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ATLANTIC COAST LINE RAILROAD COMPANY v. STANDARD OIL COMPANY KENTUCKY STANDARD OIL COMPANY

decided: November 28, 1927.

ATLANTIC COAST LINE RAILROAD COMPANY
v.
STANDARD OIL COMPANY OF KENTUCKY

STANDARD OIL COMPANY, INCORPORATED IN KENTUCKY
v.
ATLANTIC COAST LINE RAILROAD COMPANY



CERTIORARI TO THE CIRCUIT COURT OF APPEALS FOR THE SIXTH CIRCUIT.

Taft, Holmes, Van Devanter, McReynolds, Brandeis, Sutherland, Butler, Sanford, Stone

Author: Taft

[ 275 U.S. Page 261]

 MR. CHIEF JUSTICE TAFT delivered the opinion of the Court.

This case comes here for review on petitions for certiorari to the United States Circuit Court of Appeals for the Sixth Circuit by both parties, allowed March 21, 1927 (273 U.S. 691). The District Court's opinion is reported in 13 F.2d 633; that of the Circuit Court of Appeals in 16 F.2d 441.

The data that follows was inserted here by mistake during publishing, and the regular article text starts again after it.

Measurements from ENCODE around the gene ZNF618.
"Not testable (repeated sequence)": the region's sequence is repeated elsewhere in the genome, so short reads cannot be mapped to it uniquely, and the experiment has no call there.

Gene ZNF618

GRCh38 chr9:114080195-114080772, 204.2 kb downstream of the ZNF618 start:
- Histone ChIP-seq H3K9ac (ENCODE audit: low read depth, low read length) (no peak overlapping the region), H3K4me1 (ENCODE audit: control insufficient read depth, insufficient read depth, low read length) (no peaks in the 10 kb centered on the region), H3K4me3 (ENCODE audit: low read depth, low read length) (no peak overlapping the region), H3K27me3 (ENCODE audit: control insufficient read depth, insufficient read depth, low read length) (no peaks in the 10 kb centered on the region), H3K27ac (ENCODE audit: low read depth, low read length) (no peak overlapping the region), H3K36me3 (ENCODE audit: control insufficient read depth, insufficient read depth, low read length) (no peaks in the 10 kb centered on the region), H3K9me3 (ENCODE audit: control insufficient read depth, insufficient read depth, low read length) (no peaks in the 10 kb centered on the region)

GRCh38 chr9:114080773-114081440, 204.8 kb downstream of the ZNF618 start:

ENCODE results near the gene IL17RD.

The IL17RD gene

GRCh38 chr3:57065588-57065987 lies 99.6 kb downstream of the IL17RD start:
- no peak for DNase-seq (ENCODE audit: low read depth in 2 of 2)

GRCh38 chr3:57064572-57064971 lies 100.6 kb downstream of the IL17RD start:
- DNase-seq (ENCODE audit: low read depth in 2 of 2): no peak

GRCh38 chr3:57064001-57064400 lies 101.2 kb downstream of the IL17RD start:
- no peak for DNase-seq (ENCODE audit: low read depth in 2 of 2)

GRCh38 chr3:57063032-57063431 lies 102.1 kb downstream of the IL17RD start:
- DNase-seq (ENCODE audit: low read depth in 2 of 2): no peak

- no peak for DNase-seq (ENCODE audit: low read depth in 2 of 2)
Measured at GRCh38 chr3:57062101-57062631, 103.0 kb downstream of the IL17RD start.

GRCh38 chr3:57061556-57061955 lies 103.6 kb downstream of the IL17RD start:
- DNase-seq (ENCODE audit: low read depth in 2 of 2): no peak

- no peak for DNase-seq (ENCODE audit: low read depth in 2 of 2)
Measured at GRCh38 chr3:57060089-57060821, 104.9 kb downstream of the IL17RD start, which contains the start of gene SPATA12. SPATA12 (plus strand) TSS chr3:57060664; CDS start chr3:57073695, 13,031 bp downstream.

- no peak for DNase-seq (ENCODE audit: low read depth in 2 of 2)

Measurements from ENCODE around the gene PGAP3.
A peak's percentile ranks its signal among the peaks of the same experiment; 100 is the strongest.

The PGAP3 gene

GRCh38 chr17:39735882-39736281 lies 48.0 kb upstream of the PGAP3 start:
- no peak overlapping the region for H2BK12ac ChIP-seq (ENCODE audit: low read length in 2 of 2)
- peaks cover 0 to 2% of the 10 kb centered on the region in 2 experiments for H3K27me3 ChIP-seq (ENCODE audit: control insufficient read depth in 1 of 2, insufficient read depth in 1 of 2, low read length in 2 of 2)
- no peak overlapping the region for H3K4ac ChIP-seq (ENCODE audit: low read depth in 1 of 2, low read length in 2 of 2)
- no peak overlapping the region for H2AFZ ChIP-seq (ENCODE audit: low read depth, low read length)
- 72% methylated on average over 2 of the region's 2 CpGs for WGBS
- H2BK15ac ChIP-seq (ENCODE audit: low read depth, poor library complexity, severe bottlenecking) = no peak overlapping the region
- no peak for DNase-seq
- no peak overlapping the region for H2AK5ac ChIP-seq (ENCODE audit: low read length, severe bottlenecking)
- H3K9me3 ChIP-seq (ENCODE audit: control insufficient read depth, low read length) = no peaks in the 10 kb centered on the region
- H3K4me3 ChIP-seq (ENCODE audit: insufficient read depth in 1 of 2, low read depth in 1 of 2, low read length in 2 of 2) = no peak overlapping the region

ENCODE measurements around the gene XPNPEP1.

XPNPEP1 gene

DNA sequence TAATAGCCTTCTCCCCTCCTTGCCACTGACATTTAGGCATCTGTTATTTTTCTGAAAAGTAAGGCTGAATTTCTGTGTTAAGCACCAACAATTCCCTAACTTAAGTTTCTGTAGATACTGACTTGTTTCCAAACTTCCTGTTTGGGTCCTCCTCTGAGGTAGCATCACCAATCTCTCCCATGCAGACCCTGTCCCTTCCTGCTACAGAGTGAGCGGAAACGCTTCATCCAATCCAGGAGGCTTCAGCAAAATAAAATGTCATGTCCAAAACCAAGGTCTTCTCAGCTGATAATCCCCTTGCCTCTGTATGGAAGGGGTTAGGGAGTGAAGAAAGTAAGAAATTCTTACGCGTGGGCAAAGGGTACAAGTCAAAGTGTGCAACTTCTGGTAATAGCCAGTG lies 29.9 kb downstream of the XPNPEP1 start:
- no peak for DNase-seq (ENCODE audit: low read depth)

The case was begun by a bill in equity filed by the Standard Oil Company, a corporation of Kentucky, in the District Court for the Western District of Kentucky, against the Atlantic Coast Line Railroad Company, a corporation of Virginia, to secure an injunction forbidding the defendant from charging the complainant for the transportation of gasoline, refined oil, lubricating oil, and fuel oil, from the cities of Port Tampa, Tampa and Jacksonville, all in Florida, to other points in the same state,

[ 275 U.S. Page 262]

     at rates of freight other than the lawfully established intrastate rates for such commodities.

The bill avers that since June 15, 1923, the defendant railroad company has refused to accept shipments of the complainant from Port Tampa, Tampa and Jacksonville, Florida, to other points within the state at intrastate rates, and has compelled the complainant to pay thereon higher interstate rates, which it has done under protest; that according to the records of the complainant it has already overpaid to the defendant, between June 15, 1923, and April 17, 1925, the sum of $63,000. The prayer is for a temporary injunction and that, if the merits of the case are adjudged in favor of the complainant, a permanent injunction be granted and the case be referred to a special master to determine the overcharges, and that a judgment be entered therefor with interest at 6 per cent. from the date the same were accepted by the defendant until paid.